Working to protect health, safety of campus community while still maintaining educational priorities
By Mark Eyerly
In a March 6 memo to the campus community outlining Lafayette’s extensive planning for possible impacts of the COVID-19 virus, President Alison Byerly wrote, “It is important to emphasize that preparation is not prediction. We hope that none of these precautions are necessary.”
Despite those hopes, the planning proved indispensable. Less than one week later, she announced that the College was moving to remote instruction during the two weeks immediately following spring break, a decision that effectively suspended all campus activity from March 16 through April 5. Cultural performances, academic lectures, athletic competitions, and admissions visits all were canceled. Faculty and staff were encouraged to work from home if at all possible.
Lafayette was of course not acting in isolation. Within several days, a number of colleges and universities announced plans for transitioning to remote learning. The Patriot League announced that all spring practices and competitions would be canceled, a decision soon followed by similar action from the NCAA.
Unlike some colleges and universities, however, Lafayette has not yet made a decision to move to online instruction for the balance of the spring term.
“At Lafayette, we value greatly the communal nature of the education that takes place in and out of the classroom,” Byerly wrote. “In all our decision making, we continue to hold out as our north star the hope of preserving as much of that community experience as possible, particularly for seniors spending their final semester at Lafayette.”
It was without a doubt a whirlwind of a week. But the College’s decision making was based on preparations that began much earlier, even before classes started in January. The College contacted members of the community known to have traveled in the parts of China impacted by the virus during the semester break, asking them to visit Bailey Health Center for screening upon their return to campus. All of them did so; none of them had symptoms.
On Feb. 5, Dr. Jeffrey Goldstein, College physician and director of health services, notified the campus that a student who had been in China returned to the Health Center to report corona-type symptoms. The student was hospitalized for a week until receiving negative test results. As of this writing, no member of the campus community has been diagnosed with COVID-19.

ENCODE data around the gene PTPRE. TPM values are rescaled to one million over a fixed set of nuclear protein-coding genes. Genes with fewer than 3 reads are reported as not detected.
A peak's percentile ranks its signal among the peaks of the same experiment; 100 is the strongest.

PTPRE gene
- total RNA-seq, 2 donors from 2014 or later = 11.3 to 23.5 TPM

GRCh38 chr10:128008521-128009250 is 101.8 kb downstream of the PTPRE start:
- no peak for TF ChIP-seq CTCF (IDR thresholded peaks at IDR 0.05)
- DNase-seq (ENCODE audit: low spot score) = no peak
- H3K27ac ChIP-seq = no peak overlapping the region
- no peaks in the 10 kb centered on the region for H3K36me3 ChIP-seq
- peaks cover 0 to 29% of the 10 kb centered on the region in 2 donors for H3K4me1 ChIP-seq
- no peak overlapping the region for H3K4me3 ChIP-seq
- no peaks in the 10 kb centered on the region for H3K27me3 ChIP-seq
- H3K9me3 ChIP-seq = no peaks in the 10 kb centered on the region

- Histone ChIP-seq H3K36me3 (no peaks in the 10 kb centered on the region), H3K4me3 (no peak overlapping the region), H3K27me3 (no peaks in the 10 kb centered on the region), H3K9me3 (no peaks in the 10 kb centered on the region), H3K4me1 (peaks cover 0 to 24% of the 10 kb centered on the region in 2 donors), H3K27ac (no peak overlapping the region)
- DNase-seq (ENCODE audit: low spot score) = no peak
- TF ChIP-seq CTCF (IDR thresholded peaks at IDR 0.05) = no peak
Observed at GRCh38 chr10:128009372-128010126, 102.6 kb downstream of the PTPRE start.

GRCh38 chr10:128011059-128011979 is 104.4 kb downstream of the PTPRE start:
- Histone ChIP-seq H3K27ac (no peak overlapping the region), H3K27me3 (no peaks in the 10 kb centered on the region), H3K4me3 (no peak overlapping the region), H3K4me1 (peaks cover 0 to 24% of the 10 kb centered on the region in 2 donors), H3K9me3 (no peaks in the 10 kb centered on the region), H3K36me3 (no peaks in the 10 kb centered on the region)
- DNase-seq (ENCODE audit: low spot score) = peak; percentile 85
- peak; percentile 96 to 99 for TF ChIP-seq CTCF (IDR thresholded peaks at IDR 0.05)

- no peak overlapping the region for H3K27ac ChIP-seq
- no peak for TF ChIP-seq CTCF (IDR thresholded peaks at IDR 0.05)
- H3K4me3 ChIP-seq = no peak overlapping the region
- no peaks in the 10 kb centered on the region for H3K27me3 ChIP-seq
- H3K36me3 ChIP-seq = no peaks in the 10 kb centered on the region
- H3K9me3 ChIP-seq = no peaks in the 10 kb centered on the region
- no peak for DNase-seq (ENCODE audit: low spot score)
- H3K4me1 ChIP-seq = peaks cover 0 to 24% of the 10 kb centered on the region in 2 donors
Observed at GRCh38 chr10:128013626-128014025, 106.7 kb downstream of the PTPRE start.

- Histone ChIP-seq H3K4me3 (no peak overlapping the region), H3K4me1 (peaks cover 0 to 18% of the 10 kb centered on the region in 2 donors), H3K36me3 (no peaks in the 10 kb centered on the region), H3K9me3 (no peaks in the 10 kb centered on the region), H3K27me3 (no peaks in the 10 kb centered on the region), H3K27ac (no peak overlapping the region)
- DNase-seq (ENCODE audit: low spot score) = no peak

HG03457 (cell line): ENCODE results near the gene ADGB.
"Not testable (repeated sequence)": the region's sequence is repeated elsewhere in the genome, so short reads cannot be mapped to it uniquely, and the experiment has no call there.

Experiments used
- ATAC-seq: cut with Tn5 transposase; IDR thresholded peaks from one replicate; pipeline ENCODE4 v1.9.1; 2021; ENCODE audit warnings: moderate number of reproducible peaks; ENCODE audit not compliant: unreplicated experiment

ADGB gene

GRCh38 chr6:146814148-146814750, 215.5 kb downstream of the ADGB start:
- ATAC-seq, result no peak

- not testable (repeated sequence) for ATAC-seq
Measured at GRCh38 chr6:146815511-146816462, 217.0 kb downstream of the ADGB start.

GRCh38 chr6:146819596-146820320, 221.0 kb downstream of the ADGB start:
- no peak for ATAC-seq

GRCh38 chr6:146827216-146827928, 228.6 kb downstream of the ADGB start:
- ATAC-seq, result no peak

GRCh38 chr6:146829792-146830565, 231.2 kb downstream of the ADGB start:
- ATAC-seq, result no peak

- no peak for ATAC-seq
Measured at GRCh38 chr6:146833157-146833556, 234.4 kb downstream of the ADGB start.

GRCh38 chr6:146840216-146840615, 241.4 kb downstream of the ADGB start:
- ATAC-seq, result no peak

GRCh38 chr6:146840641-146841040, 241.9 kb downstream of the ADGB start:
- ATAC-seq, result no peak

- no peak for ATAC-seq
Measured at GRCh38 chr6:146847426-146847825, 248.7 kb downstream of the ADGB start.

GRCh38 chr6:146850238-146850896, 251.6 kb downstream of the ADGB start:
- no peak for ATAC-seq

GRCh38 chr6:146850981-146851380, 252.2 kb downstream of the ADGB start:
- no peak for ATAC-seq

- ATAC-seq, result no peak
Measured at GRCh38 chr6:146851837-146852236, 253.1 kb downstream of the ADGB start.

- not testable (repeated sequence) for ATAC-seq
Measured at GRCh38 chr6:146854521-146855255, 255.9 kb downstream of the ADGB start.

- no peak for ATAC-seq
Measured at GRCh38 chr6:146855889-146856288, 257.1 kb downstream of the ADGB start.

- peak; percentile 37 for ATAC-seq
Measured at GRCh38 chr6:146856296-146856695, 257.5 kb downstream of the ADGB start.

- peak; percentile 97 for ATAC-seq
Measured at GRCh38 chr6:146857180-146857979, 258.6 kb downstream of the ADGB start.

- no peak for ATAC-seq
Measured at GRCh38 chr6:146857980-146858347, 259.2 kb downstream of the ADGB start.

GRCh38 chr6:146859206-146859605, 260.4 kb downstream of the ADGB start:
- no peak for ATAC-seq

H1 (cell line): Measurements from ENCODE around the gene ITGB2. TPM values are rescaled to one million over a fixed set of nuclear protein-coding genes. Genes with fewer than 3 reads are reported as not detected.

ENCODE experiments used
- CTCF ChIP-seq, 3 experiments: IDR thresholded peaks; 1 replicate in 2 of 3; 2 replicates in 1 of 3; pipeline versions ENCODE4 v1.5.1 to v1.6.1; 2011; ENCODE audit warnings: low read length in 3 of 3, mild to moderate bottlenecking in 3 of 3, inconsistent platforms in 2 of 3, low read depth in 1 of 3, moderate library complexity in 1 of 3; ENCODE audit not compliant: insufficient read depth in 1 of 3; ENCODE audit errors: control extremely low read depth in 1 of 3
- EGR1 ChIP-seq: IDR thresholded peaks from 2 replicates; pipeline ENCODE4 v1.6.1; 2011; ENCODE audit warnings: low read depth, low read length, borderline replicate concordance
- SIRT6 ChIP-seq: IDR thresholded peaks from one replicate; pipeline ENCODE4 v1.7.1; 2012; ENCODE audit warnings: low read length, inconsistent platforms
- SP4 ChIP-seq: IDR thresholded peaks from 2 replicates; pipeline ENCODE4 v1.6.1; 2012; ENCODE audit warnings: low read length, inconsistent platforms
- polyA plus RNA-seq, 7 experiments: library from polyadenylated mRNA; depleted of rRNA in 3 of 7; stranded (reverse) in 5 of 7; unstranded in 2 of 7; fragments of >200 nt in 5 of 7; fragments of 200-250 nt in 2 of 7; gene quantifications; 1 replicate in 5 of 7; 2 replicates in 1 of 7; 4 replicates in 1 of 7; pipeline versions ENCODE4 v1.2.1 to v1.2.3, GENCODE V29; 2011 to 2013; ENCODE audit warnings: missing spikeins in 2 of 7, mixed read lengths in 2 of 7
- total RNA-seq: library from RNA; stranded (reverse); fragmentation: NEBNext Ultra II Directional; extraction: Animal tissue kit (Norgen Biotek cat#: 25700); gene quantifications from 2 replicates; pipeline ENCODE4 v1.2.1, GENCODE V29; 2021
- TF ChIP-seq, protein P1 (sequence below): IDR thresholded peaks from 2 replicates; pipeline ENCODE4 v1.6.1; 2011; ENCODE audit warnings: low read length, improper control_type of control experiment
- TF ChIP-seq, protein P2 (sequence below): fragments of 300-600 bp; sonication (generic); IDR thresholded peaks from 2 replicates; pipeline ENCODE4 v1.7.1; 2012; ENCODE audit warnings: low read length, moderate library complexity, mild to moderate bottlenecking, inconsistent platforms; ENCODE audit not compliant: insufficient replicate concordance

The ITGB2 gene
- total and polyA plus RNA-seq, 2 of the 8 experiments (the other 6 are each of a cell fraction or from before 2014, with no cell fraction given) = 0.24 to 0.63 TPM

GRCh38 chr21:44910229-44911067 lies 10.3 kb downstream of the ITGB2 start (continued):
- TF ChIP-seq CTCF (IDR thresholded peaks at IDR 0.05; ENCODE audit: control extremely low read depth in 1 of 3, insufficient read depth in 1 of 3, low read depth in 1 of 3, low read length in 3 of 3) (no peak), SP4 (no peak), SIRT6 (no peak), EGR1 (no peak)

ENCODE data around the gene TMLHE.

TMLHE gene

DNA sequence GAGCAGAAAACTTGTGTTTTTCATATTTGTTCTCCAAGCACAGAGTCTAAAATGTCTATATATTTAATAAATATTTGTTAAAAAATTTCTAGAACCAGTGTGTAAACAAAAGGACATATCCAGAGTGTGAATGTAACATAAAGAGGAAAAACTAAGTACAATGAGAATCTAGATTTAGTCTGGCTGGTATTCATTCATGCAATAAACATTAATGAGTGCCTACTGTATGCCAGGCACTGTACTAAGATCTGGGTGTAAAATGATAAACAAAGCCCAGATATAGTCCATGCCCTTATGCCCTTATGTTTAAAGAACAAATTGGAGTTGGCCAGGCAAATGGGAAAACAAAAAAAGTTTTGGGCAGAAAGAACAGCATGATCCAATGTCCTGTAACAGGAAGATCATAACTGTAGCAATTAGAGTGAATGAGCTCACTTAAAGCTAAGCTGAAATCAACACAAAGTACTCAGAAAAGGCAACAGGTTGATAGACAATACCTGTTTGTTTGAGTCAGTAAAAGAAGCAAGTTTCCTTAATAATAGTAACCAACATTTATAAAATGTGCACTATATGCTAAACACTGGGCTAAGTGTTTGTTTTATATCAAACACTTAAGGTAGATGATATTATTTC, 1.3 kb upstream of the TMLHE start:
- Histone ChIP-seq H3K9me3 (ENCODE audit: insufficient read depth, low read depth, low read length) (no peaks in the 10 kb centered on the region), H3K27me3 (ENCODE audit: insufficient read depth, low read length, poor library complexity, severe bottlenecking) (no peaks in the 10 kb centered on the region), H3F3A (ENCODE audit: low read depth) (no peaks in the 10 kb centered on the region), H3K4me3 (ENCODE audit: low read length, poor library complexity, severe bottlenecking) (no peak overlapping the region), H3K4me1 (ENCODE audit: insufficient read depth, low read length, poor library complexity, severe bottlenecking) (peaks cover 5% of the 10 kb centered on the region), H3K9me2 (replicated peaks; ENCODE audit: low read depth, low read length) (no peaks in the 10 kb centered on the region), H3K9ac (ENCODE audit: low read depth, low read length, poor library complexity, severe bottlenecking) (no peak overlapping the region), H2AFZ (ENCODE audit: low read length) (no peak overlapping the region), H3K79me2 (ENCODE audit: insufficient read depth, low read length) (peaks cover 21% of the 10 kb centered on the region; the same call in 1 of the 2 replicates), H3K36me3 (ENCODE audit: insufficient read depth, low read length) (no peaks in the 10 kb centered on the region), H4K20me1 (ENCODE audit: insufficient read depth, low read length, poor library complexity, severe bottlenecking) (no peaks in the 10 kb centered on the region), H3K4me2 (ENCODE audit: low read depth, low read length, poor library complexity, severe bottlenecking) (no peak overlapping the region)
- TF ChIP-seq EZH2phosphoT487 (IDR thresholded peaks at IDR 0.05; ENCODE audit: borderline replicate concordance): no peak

But by Feb. 24, as American universities began canceling study abroad programs that included some Lafayette students as participants, the College formed an Incident Action Group (IAG) that eventually grew to 34 people representing everything from academics, athletics and campus life, to communications, facilities, finance, and more. Byerly charged the group with prioritizing the safety and health of the community and the success and continuity of the academic experience, while also providing evolving guidance and policies that support the mission and values of the College.
The IAG, led by Amir Tejani, special assistant to the president for strategic planning and implementation, organized itself into subgroups focused on community readiness, instructional continuity, facilities planning, dining and food safety, fiscal impact, and other topics. The instructional continuity team, led by Tracie Addy, associate dean for faculty support, and Jason Alley, director of learning and research technologies, immediately began identifying resources and creating plans to help faculty manage the transition to remote instruction. (See this related story.)
“We recognize that this two-week period of remote teaching and learning will be challenging for everyone, but hope that a planned period of social distancing now will enable us to move forward with the remainder of the spring term,” Byerly said.
In a March 13 note to the campus, the president wrote, “It has been heartening to see how our community has rallied to adapt to changing circumstances. Faculty have dived immediately into creatively reimagining the courses they are teaching. Staff have worked hard to reconfigure their own work and support the many different needs of our students. Students have recognized that in asking them to change travel plans, cancel extracurricular activities, and undertake challenging academic work in entirely new ways, we are demonstrating our faith in their resiliency and strength as well.
“As we head into the weeks ahead, I ask all of you to call upon the qualities that define Lafayette: creativity, resilience, and a powerful sense of community.”